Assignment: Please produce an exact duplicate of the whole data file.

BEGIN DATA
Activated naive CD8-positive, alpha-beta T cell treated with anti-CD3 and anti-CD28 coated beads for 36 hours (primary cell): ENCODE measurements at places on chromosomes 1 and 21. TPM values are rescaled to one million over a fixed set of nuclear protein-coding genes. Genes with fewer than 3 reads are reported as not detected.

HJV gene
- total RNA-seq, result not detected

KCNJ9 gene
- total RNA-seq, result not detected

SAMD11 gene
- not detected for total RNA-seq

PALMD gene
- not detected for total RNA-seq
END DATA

Activated naive CD8-positive, alpha-beta T cell treated with anti-CD3 and anti-CD28 coated beads for 36 hours (primary cell): ENCODE measurements at places on chromosomes 1 and 21. TPM values are rescaled to one million over a fixed set of nuclear protein-coding genes. Genes with fewer than 3 reads are reported as not detected.

HJV gene
- total RNA-seq, result not detected

KCNJ9 gene
- total RNA-seq, result not detected

SAMD11 gene
- not detected for total RNA-seq

PALMD gene
- not detected for total RNA-seq